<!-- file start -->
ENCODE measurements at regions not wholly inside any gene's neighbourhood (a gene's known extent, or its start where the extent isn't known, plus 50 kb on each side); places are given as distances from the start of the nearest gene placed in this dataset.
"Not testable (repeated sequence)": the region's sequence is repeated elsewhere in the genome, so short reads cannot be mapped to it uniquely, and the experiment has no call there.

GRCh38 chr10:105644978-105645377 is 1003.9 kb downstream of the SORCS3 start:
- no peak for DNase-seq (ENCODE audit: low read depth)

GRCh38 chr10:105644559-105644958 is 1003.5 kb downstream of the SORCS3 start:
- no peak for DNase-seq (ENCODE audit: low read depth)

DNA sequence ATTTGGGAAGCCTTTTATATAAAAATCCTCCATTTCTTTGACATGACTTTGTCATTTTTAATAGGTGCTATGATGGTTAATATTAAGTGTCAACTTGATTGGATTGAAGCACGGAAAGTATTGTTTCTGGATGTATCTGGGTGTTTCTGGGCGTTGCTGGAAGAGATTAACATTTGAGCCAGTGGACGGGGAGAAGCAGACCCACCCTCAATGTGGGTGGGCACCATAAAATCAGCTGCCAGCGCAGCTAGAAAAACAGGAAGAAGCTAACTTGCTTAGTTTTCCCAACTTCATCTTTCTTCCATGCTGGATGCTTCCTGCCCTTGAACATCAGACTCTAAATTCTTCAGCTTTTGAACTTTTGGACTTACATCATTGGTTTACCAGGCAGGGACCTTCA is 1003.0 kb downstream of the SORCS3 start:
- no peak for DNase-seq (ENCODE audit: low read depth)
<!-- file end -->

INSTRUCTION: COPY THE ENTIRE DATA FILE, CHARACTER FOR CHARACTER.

ENCODE measurements at regions not wholly inside any gene's neighbourhood (a gene's known extent, or its start where the extent isn't known, plus 50 kb on each side); places are given as distances from the start of the nearest gene placed in this dataset.
"Not testable (repeated sequence)": the region's sequence is repeated elsewhere in the genome, so short reads cannot be mapped to it uniquely, and the experiment has no call there.

GRCh38 chr10:105644978-105645377 is 1003.9 kb downstream of the SORCS3 start:
- no peak for DNase-seq (ENCODE audit: low read depth)

GRCh38 chr10:105644559-105644958 is 1003.5 kb downstream of the SORCS3 start:
- no peak for DNase-seq (ENCODE audit: low read depth)

DNA sequence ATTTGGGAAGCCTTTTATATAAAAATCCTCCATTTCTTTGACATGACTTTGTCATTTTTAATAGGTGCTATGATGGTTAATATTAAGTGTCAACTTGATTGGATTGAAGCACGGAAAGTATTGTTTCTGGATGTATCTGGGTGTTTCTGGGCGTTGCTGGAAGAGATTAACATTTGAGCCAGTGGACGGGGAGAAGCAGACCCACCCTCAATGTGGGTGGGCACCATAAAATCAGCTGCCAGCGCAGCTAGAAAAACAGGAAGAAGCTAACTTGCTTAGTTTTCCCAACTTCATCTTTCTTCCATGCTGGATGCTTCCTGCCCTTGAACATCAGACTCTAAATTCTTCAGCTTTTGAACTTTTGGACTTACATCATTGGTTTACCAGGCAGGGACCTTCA is 1003.0 kb downstream of the SORCS3 start:
- no peak for DNase-seq (ENCODE audit: low read depth)